Less is better for the belts. Doesn't take much to make them track, but you don't want to put a center curve in the belt. Needing more than 1 degree is probably trying to compensate for some other tracking error.

mickeyf
06-07-2012, 10:47 PM
I would guess that an absolute minimum of crown is best. Especially after hearing about the 8' wide belts. The greater the arc, the less contact between the belt and the pulley, presumably reducing power transfer. This is my intuition speaking, not science, so may be wrong.

LES A W HARRIS
06-07-2012, 11:10 PM
From: Text Book of Advanced Machine Work. Robert H Smith, M.I.T. 1910~1912~1915, Google download.

Section 4, Pg,28.

TURNING PULLEYS.
60. The taper or crowning on the face of pulleys, ranges from
per foot for large pulleys to per foot for small pulleys.

2 pages further into the section, a drawing for a 5" pulley, gives 1/2" per foot,
with a 1-3/8" face width.

Cheers,

Shuswap Pat
06-08-2012, 12:19 AM
So once you guys figure out how much is enough for 'Crown' I will be watching. My next question -I am building a 2 x 72 belt sander - similar to a KMG. It has one 'FLAT' drive wheel, one'CROWNED' tracking wheel, and 2 'FLAT' idler wheels. I fire it up, set the tracking (belt speed 4000 sfpm), start to grind and the belt wanders to one side. Relive the pressue, and it returns to the center.

I was looking at the 'Radius Master' site - (Australian company) - they have a beautifull machine, and claim no belt drift!

What could their secret be - Kangaroo Snot?

Patrick

lakeside53
06-08-2012, 02:41 AM
Both belt sanders I built track beautifully with a single 1 degree crown tracking wheel. Tiny crown... and mine are 0 to 6000sfm.

Tighten your belt tension. I can push mine off track if I man-handle it. Unlike KMG, no springs involved in mine so tension can be set to whatever I want.

Forrest Addy
06-08-2012, 07:50 AM
How much crown? Shouldn't one of the factors be the elasticity of the belt's tension material?

Leather is flexible and thus may require largish crown proportions to track properly. Synthetic belt materials with glass or steel tension (so-called "high modulus") elements may track well enough on pulleys intended for leather belts but may suffer wear or degration if mated to pulleys having significant crowns. In effect only the center portion of suck a synthetic belt is actually under tension. Therefore: recognizing industry practice as a product of evolution and experiment it would seem a subtler pulley crown be employed for synthetic belting.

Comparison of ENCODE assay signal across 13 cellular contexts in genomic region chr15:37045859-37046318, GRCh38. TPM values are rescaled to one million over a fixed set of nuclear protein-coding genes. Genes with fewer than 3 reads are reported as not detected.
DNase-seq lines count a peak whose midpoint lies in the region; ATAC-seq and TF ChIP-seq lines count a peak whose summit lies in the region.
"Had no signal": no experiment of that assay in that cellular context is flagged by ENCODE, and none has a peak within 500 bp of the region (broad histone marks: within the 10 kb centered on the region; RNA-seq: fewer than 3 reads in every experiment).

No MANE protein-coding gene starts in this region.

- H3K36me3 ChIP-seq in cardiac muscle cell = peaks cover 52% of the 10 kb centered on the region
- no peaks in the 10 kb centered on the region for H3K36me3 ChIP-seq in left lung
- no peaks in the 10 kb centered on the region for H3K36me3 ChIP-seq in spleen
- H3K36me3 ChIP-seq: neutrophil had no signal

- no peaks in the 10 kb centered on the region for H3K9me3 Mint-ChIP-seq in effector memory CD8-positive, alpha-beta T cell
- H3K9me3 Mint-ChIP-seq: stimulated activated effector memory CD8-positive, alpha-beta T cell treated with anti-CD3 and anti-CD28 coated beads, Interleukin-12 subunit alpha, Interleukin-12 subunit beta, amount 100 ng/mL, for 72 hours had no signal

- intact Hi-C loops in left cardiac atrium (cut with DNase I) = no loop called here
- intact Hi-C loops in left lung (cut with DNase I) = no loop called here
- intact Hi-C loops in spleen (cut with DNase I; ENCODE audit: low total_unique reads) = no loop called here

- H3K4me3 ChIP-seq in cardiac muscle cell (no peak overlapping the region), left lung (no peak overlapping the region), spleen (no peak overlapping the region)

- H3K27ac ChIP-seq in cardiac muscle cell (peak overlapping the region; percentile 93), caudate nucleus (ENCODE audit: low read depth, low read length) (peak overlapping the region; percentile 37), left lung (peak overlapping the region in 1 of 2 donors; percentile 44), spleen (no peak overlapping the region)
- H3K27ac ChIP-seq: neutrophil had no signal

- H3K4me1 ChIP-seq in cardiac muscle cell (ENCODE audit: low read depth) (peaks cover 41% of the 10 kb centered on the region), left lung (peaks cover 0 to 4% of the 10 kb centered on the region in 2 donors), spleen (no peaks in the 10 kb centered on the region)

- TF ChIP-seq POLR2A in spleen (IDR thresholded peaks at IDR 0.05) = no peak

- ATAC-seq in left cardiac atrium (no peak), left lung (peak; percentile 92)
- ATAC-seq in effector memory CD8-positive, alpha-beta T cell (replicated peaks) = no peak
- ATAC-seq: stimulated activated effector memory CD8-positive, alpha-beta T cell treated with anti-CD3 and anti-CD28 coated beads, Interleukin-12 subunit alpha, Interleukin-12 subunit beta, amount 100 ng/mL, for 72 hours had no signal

I can't recall any dimentional details of the conveyor pulleys I machined back in the day in El Paso (um, 1971, I think. I was visiting my sister then and took a short job to keep me occupied Sis and Bro were at work.) I took over a running job so I had nothing to set-up. Just run parts. There wasn't much crown but it may have been 1/8" taper in a couple feet.

I do remember the lathe was a relic with the head and tailstock built up a couple of feet to increase the swing to maybe 5 ft. The chuck had a groove machined in it so the 1" roller chain wrapped in even pitches to mesh with a couple dozen dowel pins driven and spaced to approximate sprocket teeth. The chain drive was driven from a worm gear that was in turn driven with a cone pulley from a 10 HP motor. Everthing was bolted to timbers and scrap iron. Gawd! It was crude! But it worked.

j.bain87
06-08-2012, 08:50 AM
It's real simple to work out how much crown you need, divide the length of the pulley by 3.
Centre section is left flat, taper each end about 1/8" to the foot, done hundreds and never had one come back because it didn't do what it was meant to do.
Works for any size, from a foot long to 6 foot long, just do them all the same.

Jim Stabe
06-08-2012, 05:33 PM
You are making more of this than you need to. I just put the pulleys for my 2 x 72 in the lathe and hit the sides with a file and tried to make both sides the same. The belt seemed to move a little easier than I wanted so I hit it again and it was fine. Don't need to make a science project out of it.

jdunmyer
06-08-2012, 09:33 PM
Jim,
You're correct, it isn't that big a deal.

I found through bitter experience that a half-decent crown will keep the belt on and tracking UNTIL you load it enough to make it slip a bit. She'll pop right off then. If you get it aligned properly, it'll stay on, even if you do push things a bit.

sasquatch
06-08-2012, 09:50 PM
Jim, great build on the MGB, very nice fabrication,,a lengthy build for sure, but looks like you have it all covered.

Thanks for that interesting build site!!

gwilson
06-08-2012, 10:46 PM
Re: Harris's post; I have noticed that the pulleys on my toolpost grinder are a LOT more crowned than the pulleys on my Elgin bench lathe.

Jim Stabe
06-13-2012, 05:33 PM
Jim, great build on the MGB, very nice fabrication,,a lengthy build for sure, but looks like you have it all covered.

Thanks for that interesting build site!!

Thank you! Seems like most of the big fabrication tasks are done but the littany of medium and small stuff goes on forever. Maybe when I retire at the end of the year...

Jim